Beinart is an anti-nationalist, which is why he prefers international cooperation over American unilateralism. In a display of simplistic partisanship, he attributes the unilateral impulse to the “fervent hostility” of Republicans to international law and their refusal to consider “what non-Americans think.” The erosion of national sovereignty doesn’t bother him, but it is certainly a legitimate national issue and deserves better than a dismissive caricature. In any event, Beinart believes it is up to Democrats to scuttle the vague notion of an American rules-based order and turn instead to international law.

International law has its place, and the effort to adjudicate disputes among nations based on recognized and accepted precepts has its merits. But it ultimately lacks force because nations will always act in their own national interest, irrespective of international precepts. Errant nations can be brought back into line only when another nation, or other nations, can muster sufficient power and will to force the issue.

And there’s the rub. Ultimately, it’s about power. There never was a rules-based world order; it was an American power-based order, in which America made the rules because it had the power to do so. The world is anarchic. That’s the significance of Kinzer’s very apt quote from Juvenal. There are no guardians to guard the guardians; there is no central authority or night watchman to step in when a nation is threatened or another nation is overly aggressive. Therefore, nations must rely upon themselves for protection from any hazard, immediate or prospective.

Given that they can’t know precisely the plans and ambitions of real or potential adversaries, the imperatives of survival dictate that they do everything possible to maximize their power based on what they can discern—namely, the military capabilities of potential rivals. This is what the University of Chicago’s John Mearsheimer calls “the tragedy of great power politics”—the never-ending quest among nations for protection through strength and the inevitable international jockeying fostered by that survival imperative.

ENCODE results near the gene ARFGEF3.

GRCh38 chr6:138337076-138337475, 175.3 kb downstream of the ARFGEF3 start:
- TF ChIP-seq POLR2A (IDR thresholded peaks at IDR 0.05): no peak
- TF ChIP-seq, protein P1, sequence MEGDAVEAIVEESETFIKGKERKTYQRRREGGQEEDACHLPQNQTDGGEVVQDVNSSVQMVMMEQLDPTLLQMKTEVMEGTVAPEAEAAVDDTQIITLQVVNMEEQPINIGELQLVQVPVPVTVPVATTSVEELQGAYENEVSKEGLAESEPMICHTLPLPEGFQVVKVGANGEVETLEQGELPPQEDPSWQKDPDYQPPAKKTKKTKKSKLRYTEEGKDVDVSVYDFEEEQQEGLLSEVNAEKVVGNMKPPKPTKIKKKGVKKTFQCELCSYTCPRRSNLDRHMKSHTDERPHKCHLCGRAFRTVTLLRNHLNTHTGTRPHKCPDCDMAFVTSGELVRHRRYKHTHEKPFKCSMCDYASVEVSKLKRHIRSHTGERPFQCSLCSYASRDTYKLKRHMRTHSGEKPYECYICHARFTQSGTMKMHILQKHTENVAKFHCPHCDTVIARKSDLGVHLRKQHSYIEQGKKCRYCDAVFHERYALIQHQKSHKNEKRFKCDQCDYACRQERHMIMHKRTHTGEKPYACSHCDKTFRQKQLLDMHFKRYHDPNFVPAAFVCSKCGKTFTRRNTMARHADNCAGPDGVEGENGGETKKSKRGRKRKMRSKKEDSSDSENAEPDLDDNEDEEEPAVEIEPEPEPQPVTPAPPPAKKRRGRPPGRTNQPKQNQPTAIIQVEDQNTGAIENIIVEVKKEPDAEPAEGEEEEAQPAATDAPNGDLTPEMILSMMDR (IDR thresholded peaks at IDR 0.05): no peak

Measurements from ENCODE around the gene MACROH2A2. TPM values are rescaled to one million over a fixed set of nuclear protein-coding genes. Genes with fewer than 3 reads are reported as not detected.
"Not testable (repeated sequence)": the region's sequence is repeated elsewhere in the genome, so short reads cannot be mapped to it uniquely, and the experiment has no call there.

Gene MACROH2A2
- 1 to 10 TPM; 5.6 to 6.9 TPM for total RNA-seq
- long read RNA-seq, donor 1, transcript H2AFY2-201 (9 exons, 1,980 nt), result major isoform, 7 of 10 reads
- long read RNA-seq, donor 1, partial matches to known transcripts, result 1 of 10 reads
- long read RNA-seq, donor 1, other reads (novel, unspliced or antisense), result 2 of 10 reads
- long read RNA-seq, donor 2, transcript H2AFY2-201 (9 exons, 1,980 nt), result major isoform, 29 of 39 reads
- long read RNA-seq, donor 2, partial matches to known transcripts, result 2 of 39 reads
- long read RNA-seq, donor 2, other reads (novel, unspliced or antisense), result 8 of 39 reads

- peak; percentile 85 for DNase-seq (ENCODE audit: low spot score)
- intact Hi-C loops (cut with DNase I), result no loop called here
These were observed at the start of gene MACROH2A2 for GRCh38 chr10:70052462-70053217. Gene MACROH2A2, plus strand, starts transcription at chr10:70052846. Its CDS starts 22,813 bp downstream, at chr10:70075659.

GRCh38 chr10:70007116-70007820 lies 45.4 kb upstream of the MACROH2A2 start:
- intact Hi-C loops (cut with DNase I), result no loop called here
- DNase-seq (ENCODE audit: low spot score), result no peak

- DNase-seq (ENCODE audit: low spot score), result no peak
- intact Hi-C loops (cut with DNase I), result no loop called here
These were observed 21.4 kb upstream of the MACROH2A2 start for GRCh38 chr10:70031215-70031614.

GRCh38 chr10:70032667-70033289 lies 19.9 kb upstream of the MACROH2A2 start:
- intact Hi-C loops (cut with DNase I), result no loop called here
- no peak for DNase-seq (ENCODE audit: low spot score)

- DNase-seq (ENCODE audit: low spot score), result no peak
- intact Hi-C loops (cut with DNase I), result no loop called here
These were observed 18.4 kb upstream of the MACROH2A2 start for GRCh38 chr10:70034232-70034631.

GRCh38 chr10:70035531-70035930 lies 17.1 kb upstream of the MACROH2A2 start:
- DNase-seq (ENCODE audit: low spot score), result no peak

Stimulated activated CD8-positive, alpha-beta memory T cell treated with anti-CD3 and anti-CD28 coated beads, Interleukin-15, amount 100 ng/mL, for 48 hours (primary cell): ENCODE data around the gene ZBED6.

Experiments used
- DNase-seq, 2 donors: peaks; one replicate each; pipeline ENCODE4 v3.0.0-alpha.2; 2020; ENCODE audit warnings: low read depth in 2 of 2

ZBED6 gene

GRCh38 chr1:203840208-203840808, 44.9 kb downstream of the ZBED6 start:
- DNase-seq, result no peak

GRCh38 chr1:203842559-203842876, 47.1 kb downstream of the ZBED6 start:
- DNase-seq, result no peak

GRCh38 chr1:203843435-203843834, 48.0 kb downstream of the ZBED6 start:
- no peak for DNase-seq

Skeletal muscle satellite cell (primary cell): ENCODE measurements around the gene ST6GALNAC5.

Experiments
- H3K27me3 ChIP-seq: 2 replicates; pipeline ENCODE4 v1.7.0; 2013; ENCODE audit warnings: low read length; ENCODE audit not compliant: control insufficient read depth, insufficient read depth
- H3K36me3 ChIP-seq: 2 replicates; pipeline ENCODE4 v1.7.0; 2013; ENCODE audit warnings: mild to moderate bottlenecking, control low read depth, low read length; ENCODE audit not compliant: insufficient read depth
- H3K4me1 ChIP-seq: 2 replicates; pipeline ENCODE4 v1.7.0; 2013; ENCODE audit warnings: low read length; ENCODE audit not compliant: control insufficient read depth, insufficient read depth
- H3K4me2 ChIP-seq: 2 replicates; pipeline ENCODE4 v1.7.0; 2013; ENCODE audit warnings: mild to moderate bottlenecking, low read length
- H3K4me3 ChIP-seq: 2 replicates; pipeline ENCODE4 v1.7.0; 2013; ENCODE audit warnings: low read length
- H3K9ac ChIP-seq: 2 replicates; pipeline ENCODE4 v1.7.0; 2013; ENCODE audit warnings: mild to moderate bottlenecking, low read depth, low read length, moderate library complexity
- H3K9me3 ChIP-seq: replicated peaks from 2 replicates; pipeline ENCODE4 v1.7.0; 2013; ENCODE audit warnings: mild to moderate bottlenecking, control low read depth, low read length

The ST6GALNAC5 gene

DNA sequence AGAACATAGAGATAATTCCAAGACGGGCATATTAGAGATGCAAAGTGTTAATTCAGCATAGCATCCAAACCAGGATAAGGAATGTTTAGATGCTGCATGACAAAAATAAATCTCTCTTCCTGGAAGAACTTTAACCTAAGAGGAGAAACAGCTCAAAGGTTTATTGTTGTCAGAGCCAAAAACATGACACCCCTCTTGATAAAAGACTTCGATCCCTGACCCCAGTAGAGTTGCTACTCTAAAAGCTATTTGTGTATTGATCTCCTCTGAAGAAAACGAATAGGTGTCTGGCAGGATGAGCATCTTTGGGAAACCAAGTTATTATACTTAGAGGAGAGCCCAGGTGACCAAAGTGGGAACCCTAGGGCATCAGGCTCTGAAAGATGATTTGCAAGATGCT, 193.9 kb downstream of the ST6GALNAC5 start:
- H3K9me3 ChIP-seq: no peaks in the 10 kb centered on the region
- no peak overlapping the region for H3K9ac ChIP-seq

Viewed in this light, America has no need to flagellate itself over how it leveraged its global dominance during the bipolar era of the Cold War. Yes, there was hypocrisy in a Hobbesian world; national interest always prevailed in a crunch over humanitarian sentiments; international law was trampled when necessary; it was messy in many ways; and resistance to American interests could be “devastating for many countries,” as Kinzer puts it. But the country maintained relative stability around the globe throughout most of that period while holding off an expansionist Soviet Russia, poised menacingly on Europe’s back porch with 1.3 million Soviet and client-state troops. The Cold War victory was well earned. The American grand strategy was suitable for the times and the geopolitical circumstances—that’s why it worked.

But those geopolitical circumstances are fading now, and America faces a new world that it doesn’t want to accept. It’s a world far different from the Cold War era, when America’s share of global GDP reached a high of 50 percent and seldom slipped below 30 percent; when the U.S. Navy was impervious to challenge; when the U.S. could project power throughout most of the globe; and when balance-of-power imperatives were relatively simple.

Today it’s much more complex and, in some ways, more dangerous. It’s all about the hierarchy of power among nations. Stability will come through an equilibrium of power, and great nations should foster diplomatic actions designed to maintain a power balance in key strategic locations. This requires an understanding of and appreciation for the perceived strategic imperatives of other significant powers and how those can be leveraged against other, more troublesome regimes.

Credit Kinzer and Beinart with perceiving the hollowness of the rules-based concept and acknowledging that Biden’s entire foreign policy is based on a fallacy. His rules-based concept has spawned an approach to international relations that collides with the geopolitical realities of our time. The president is locked in the past. But he won’t get to the present, let alone the future, by turning to international law or worrying about hypocrisy in a Hobbesian world. What’s needed is an ability to view the global scene through the prism of cold reality.

Robert W. Merry, longtime Washington, D.C., journalist and publishing executive, is the author most recently of President McKinley: Architect of the American Century (Simon & Schuster).